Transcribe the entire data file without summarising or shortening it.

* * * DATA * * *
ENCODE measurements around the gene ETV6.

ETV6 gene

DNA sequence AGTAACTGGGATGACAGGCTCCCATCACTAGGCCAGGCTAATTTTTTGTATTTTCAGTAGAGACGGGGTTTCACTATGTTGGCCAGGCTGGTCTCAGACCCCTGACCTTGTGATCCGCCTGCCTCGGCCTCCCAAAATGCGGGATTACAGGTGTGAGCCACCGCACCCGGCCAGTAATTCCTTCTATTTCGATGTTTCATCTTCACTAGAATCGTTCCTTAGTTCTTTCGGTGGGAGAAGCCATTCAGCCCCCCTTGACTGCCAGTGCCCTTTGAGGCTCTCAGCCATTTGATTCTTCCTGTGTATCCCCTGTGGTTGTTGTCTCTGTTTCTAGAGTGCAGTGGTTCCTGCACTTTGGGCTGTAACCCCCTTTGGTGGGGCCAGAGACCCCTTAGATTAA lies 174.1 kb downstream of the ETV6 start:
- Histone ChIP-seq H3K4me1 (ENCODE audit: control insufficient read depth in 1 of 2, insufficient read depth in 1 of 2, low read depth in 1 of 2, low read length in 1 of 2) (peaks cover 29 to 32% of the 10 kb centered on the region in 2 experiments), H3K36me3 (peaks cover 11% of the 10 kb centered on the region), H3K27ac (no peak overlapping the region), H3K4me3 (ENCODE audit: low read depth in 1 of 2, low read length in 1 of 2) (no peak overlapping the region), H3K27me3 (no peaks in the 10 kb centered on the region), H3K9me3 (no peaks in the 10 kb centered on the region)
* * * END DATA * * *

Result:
ENCODE measurements around the gene ETV6.

ETV6 gene

DNA sequence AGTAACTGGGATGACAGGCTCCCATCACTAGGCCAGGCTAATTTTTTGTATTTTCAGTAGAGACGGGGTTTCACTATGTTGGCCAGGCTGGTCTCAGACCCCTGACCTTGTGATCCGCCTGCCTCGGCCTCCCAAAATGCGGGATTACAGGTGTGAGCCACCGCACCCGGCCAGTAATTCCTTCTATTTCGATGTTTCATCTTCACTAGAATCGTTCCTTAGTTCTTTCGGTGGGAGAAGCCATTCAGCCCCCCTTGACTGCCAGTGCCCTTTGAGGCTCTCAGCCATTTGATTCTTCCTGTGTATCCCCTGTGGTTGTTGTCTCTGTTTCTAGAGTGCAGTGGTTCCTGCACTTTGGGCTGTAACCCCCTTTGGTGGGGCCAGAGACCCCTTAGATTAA lies 174.1 kb downstream of the ETV6 start:
- Histone ChIP-seq H3K4me1 (ENCODE audit: control insufficient read depth in 1 of 2, insufficient read depth in 1 of 2, low read depth in 1 of 2, low read length in 1 of 2) (peaks cover 29 to 32% of the 10 kb centered on the region in 2 experiments), H3K36me3 (peaks cover 11% of the 10 kb centered on the region), H3K27ac (no peak overlapping the region), H3K4me3 (ENCODE audit: low read depth in 1 of 2, low read length in 1 of 2) (no peak overlapping the region), H3K27me3 (no peaks in the 10 kb centered on the region), H3K9me3 (no peaks in the 10 kb centered on the region)